2 min

Arbitrators hear two new complaints about QuAIA

Pride Toronto, QuAIA say case should not be reopened

Queers Against Israeli Apartheid march in the 2012 Dyke March in Toronto. Credit: Kyle Lasky
Can a fresh complaint be filed about Queers Against Israeli Apartheid’s (QuAIA) participation in the Pride parade every year, or is the matter settled? That was the question before a panel of three arbitrators May 15, convened by Pride Toronto (PT) to hear two new complaints about QuAIA marching in the annual festival.
About a dozen people filed into a Yorkville boardroom to argue before three lawyers sitting as arbitrators: Martha McCarthy, Liz McIntyre and Susan Ursel. Although the complaint was brought against PT, not QuAIA, two members of QuAIA and two lawyers representing them were also present.
The hearing was sparked by Paul Berner, who filed a complaint with PT in July 2012 alleging that QuAIA falls outside the mission statement of PT. Because of that, he argues that QuAIA should not be allowed to march in the parade. The panel briefly convened a second hearing, concerning a complaint raised by Joe Clark, but because Clark declined to attend the hearing, it did not proceed.
The hearings continue a saga which began in 2010, when PT banned QuAIA from marching in the Pride parade. PT later reversed its decision.
Following community consultations, PT created a dispute resolution process through which members of the public can complain about participants in the parade.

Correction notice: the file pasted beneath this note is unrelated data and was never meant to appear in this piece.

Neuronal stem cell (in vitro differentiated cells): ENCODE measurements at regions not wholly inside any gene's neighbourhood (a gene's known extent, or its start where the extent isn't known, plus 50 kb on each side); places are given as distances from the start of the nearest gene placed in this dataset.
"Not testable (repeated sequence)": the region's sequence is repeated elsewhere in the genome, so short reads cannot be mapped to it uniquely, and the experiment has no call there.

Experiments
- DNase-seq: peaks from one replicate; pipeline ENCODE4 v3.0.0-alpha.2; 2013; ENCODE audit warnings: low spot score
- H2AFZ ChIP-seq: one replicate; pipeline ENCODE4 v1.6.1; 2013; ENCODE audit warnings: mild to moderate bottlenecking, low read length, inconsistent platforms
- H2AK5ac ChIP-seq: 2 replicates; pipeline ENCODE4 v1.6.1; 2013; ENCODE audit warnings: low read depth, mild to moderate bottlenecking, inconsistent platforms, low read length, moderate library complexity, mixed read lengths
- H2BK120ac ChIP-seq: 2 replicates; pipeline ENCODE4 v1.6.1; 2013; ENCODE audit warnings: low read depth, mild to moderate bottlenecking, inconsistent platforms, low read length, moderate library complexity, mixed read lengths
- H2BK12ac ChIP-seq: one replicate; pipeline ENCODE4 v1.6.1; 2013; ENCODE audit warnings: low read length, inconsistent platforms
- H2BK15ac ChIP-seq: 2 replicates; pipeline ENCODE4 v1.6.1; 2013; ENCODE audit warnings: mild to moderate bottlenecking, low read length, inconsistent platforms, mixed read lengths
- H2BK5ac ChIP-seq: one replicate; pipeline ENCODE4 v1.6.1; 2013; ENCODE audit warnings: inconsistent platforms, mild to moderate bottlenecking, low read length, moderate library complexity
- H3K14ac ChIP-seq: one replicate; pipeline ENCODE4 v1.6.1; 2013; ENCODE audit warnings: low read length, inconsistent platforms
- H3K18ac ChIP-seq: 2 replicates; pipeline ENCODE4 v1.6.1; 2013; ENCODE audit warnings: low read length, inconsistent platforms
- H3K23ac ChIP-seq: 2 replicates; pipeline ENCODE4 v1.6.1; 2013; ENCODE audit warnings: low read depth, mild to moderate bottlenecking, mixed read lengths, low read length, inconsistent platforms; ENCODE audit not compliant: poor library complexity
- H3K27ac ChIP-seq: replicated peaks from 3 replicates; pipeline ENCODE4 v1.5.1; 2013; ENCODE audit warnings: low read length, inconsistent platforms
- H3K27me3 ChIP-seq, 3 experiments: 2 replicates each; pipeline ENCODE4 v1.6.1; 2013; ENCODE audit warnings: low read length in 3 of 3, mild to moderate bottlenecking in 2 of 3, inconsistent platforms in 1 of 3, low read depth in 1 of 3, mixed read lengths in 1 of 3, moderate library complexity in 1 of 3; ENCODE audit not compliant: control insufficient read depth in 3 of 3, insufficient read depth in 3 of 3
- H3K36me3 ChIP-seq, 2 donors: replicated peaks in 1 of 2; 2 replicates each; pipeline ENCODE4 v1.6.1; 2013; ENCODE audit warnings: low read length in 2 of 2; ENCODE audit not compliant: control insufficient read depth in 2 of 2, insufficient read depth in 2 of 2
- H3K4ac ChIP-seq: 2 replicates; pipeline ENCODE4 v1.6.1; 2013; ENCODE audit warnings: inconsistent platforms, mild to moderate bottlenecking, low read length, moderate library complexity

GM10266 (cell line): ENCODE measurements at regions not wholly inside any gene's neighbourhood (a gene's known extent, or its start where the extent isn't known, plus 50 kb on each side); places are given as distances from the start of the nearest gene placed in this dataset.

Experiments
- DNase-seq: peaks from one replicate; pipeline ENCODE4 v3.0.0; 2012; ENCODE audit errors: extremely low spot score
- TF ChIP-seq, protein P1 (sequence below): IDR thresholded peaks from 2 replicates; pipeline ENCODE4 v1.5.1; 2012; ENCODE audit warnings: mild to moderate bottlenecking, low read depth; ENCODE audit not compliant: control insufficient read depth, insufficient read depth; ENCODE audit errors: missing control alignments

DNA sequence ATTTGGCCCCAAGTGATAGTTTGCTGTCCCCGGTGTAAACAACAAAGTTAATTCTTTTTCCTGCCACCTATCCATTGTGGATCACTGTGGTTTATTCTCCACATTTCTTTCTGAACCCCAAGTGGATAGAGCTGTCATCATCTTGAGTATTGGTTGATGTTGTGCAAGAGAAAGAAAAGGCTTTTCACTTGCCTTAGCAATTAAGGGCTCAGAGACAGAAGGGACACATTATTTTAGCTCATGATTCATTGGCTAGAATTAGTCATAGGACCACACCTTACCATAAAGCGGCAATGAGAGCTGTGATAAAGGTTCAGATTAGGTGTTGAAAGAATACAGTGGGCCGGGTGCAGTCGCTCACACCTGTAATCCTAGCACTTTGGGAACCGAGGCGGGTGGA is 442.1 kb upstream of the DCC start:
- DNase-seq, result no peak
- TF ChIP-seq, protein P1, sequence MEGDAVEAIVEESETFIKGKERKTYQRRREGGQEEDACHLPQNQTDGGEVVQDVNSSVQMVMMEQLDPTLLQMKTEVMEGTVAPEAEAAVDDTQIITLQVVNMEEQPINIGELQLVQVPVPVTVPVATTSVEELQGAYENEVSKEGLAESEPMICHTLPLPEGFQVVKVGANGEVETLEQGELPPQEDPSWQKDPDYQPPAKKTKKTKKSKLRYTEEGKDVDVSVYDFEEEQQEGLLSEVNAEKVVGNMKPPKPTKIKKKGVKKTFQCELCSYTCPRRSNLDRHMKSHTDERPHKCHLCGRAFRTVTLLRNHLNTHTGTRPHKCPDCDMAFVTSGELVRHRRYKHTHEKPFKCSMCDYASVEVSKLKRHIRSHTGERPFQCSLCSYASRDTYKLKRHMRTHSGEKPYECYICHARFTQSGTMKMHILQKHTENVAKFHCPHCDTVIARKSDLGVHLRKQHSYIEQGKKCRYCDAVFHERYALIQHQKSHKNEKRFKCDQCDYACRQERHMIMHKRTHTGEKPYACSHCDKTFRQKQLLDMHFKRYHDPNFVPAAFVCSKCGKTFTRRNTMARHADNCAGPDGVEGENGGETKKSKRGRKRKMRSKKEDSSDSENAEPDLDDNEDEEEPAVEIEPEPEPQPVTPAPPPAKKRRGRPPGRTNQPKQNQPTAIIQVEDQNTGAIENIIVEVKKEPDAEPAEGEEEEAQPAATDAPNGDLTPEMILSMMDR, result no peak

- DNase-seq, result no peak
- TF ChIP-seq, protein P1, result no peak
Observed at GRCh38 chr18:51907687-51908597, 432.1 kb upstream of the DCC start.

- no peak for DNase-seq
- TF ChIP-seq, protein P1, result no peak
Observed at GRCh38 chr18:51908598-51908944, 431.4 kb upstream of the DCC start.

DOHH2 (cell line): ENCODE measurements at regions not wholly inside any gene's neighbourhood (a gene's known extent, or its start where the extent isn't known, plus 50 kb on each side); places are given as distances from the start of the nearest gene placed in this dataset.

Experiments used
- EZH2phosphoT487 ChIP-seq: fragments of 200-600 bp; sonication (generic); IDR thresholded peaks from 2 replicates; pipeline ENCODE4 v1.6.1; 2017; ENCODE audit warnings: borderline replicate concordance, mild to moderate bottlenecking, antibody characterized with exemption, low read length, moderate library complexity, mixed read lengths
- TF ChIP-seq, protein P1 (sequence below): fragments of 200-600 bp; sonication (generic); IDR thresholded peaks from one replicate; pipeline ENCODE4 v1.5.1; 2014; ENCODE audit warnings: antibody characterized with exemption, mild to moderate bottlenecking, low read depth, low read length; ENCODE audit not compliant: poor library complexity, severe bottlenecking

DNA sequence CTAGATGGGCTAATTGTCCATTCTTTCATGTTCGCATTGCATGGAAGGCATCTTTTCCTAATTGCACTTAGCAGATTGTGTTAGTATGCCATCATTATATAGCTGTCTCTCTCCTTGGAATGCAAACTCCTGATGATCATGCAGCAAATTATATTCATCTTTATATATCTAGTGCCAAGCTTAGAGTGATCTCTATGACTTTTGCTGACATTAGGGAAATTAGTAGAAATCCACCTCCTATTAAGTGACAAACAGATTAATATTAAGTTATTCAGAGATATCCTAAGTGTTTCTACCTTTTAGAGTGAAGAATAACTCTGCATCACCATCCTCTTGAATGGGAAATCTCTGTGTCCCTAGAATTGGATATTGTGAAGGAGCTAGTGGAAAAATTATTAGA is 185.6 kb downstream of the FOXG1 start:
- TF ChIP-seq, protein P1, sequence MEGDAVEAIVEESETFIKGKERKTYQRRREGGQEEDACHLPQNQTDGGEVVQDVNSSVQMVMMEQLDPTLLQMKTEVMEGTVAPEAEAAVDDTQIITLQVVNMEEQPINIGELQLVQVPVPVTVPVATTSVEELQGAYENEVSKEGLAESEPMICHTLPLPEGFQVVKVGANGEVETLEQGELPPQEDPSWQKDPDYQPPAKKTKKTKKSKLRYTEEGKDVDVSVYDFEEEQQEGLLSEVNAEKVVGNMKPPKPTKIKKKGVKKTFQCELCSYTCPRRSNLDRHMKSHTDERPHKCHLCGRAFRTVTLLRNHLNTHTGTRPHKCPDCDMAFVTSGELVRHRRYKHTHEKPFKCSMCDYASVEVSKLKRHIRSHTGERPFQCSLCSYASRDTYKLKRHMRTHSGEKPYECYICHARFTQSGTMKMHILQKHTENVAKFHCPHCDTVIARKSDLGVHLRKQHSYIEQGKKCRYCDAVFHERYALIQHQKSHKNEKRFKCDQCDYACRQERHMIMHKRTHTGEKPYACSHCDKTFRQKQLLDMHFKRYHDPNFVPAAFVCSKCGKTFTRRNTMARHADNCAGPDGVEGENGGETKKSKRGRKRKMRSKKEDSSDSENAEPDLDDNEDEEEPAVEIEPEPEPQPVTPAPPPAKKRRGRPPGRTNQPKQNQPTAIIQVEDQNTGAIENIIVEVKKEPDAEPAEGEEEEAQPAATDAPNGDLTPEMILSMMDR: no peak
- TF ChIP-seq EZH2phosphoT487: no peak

However, the complaints could be derailed before they are argued on their merits. That’s because a dispute resolution process panel found, a year ago, that QuAIA’s participation does not violate PT’s mission statement or the City of Toronto’s anti-discrimination laws.
“One of our concerns is that this is really the same issue that was decided a year ago,” McCarthy, the panel chair, told Berner. She first raised the issue with him in an email in November and asked him to explain why his complaint is different. Berner pointed out that the previous complaint named QuAIA, whereas his complaint targets PT’s role in allowing QuAIA to march.
While arbitrators are not strictly bound by previous decisions, allowing people to continually re-litigate an issue would amount to an abuse of process, according to Shelina Ali, a lawyer for QuAIA.
A second, related issue is whether the panel is empowered to hear Berner’s complaint against PT at all. The dispute panel allows people to complain about groups that march, not about PT itself, Sean Hillier, co-chair of PT’s board of directors, told the hearing. Berner’s complaint targets PT’s actions, not QuAIA’s.
“It stands outside the jurisdiction of the panel,” Hillier said. “This process is solely intended to launch complaints against participant groups.”
The panel will answer these questions in the next few weeks. If it finds in Berner’s favour, it would then likely schedule a second hearing to discuss the substance of the complaint. The panel did not say what it will do about Clark’s complaint, given that Clark has said he does not intend to make representations in person.
Pride is for Toronto’s gay community, not for protesting “the internal policies of a foreign country,” Berner, who is not gay, told Xtra after the hearing.
“The Pride parade is not the forum for that. If they want to find one, find one. Rent a hall.”
Otherwise, Berner said that nudity in the parade is “iffy” and that he’s not a fan of the crowds, but that he’s been to the parade before and thinks it’s “good fun.”

The 2013 Pride parade is scheduled for June 30. Registration is now open for groups that would like to march.